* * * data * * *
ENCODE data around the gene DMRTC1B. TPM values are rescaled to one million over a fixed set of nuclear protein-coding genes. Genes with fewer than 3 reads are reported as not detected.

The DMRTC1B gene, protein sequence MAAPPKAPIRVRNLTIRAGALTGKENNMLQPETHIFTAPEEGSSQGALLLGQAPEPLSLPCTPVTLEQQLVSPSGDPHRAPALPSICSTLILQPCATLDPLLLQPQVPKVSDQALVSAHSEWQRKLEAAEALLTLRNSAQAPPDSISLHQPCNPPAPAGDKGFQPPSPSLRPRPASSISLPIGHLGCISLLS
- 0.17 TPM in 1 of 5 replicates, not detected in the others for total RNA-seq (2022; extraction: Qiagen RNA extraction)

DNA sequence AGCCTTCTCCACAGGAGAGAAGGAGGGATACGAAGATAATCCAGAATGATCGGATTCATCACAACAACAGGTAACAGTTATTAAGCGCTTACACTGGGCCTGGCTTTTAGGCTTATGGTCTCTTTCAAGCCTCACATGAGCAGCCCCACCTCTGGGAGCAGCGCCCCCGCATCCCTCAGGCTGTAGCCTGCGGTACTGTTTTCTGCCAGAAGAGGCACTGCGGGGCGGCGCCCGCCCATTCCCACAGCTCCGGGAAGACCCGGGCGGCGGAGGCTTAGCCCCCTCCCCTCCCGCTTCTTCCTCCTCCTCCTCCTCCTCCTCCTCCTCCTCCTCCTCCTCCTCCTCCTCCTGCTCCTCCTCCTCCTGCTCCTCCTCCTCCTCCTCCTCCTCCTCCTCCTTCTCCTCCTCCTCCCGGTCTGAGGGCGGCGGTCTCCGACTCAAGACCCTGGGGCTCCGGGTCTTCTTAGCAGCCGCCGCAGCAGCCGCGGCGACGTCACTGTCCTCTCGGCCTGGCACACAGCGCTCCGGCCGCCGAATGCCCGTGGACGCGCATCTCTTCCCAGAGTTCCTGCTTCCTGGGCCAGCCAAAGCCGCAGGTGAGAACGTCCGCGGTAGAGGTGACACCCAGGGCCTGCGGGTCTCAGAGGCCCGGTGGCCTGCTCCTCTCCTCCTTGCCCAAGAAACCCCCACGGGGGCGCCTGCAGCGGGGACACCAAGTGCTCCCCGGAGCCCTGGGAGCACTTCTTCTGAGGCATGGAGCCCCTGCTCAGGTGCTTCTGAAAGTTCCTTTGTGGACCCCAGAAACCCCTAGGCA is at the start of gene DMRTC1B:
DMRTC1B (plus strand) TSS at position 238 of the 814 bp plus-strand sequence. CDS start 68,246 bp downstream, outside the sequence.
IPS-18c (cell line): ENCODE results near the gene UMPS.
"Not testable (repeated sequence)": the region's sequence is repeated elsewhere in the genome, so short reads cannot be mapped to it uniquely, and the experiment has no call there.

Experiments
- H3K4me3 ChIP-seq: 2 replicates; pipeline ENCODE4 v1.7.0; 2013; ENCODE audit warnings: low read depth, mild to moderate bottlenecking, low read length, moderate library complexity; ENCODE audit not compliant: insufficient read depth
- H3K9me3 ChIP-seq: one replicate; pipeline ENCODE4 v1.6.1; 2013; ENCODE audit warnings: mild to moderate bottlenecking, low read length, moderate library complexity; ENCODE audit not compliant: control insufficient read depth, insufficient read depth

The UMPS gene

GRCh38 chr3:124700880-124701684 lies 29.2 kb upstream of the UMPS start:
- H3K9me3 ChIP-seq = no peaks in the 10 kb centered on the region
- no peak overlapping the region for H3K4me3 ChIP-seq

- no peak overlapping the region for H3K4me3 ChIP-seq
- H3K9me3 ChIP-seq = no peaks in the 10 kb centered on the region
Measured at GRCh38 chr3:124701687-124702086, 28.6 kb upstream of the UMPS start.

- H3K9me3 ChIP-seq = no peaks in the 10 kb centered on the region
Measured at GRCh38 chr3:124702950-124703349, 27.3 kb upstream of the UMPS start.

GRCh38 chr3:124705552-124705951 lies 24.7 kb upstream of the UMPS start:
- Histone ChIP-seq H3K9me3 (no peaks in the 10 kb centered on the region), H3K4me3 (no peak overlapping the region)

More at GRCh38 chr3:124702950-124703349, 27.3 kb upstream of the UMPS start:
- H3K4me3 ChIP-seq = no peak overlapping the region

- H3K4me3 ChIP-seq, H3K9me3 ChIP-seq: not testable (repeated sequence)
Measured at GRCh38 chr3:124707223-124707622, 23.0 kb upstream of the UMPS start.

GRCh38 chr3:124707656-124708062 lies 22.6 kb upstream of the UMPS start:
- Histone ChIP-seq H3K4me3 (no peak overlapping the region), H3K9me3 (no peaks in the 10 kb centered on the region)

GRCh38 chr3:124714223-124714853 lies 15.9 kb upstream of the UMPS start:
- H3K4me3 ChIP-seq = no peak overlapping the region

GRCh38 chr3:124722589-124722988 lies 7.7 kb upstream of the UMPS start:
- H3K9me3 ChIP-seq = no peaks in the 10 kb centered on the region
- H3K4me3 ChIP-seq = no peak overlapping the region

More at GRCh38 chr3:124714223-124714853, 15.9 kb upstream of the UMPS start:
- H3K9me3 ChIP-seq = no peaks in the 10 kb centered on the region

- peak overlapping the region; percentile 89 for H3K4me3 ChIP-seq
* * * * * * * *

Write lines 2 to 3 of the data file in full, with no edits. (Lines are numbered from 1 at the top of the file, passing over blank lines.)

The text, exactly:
The DMRTC1B gene, protein sequence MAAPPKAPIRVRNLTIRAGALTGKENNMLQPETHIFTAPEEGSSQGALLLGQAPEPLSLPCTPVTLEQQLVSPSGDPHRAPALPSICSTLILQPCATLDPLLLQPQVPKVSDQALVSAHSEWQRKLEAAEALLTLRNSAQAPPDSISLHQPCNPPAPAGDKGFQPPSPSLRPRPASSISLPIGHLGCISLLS
- 0.17 TPM in 1 of 5 replicates, not detected in the others for total RNA-seq (2022; extraction: Qiagen RNA extraction)